Large-scale oceanic fronts, such as in western boundary currents, have been shown to play an important role in the dynamics of atmospheric storm tracks. Little is known about the influence of mesoscale oceanic eddies on the free troposphere, although their imprint on the atmospheric boundary layer is well documented. The present study investigates the response of the tropospheric storm track to the presence of sea surface temperature (SST) anomalies associated with an eddying ocean. Idealized experiments are carried out in a configuration of a zonally reentrant channel representing the midlatitudes. The SST field is composed of a large-scale zonally symmetric front to which are added mesoscale eddies localized close to the front. Numerical simulations show a robust signal of a poleward shift of the storm track and of the tropospheric eddy-driven jet when oceanic eddies are taken into account. This is accompanied by more intense air–sea fluxes and convective heating above oceanic eddies. Also, a mean heating of the troposphere occurs poleward of the oceanic eddying region, within the storm track. A heat budget analysis shows that it is caused by a stronger diabatic heating within storms associated with more water advected poleward. This additional heating affects the baroclinicity of the flow, which pushes the jet and the storm track poleward.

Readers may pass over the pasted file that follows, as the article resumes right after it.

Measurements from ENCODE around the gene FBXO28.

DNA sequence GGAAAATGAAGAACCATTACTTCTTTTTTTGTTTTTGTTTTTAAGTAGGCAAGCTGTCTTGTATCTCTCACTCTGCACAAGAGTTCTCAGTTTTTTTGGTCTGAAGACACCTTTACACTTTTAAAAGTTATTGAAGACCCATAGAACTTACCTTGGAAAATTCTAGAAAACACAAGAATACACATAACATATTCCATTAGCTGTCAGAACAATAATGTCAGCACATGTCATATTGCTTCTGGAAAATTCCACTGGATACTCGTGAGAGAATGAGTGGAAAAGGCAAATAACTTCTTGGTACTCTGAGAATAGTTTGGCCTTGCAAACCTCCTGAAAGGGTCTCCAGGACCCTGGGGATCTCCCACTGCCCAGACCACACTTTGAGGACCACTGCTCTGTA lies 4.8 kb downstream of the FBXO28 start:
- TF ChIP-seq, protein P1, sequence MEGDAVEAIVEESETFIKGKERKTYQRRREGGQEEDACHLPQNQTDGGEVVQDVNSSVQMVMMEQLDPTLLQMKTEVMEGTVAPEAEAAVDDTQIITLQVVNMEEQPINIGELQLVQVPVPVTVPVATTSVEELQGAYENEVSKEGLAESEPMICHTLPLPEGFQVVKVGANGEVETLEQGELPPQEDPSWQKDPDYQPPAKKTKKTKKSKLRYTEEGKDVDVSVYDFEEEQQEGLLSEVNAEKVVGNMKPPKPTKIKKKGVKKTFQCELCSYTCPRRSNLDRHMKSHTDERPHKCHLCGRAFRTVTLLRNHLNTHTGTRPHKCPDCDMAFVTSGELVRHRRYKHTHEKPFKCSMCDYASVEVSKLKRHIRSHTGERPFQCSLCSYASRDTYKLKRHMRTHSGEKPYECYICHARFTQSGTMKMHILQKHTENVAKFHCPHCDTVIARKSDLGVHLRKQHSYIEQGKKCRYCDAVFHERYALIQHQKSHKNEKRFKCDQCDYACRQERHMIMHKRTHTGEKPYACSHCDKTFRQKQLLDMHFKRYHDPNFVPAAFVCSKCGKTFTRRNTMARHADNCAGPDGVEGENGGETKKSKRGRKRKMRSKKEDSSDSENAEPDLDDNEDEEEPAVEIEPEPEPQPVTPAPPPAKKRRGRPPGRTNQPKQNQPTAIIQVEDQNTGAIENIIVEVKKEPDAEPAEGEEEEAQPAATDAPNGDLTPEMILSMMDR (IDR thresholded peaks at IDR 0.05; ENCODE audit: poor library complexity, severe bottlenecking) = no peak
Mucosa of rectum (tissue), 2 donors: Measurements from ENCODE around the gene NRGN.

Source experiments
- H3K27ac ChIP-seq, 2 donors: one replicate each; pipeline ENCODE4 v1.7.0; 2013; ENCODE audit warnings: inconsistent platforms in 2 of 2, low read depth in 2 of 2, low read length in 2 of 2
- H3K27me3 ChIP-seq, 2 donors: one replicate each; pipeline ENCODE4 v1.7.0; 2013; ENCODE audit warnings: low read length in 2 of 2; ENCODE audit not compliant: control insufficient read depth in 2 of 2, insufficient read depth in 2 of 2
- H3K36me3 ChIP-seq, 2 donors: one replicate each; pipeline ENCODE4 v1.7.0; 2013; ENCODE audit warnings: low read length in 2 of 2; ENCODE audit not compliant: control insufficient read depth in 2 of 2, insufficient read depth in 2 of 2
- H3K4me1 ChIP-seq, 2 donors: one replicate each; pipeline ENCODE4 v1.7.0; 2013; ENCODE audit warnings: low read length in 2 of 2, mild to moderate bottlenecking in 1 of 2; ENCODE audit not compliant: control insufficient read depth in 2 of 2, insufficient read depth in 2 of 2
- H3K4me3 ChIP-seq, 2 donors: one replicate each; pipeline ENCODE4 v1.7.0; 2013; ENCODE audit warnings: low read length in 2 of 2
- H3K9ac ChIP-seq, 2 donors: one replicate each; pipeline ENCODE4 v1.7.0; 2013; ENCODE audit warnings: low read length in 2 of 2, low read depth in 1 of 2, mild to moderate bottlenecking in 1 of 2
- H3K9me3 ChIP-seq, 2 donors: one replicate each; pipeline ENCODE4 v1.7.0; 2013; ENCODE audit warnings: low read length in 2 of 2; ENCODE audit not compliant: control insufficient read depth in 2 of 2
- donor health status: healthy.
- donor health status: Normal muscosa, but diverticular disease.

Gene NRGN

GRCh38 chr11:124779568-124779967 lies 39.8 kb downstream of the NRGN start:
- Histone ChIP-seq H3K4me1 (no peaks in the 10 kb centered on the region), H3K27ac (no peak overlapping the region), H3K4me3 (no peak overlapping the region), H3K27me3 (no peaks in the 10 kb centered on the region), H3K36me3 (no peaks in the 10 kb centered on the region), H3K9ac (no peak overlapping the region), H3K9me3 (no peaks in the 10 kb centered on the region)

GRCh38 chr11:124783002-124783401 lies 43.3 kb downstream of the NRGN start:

Full access
Ayumu Miyamoto, Hisashi Nakamura, and Takafumi Miyasaka

Abstract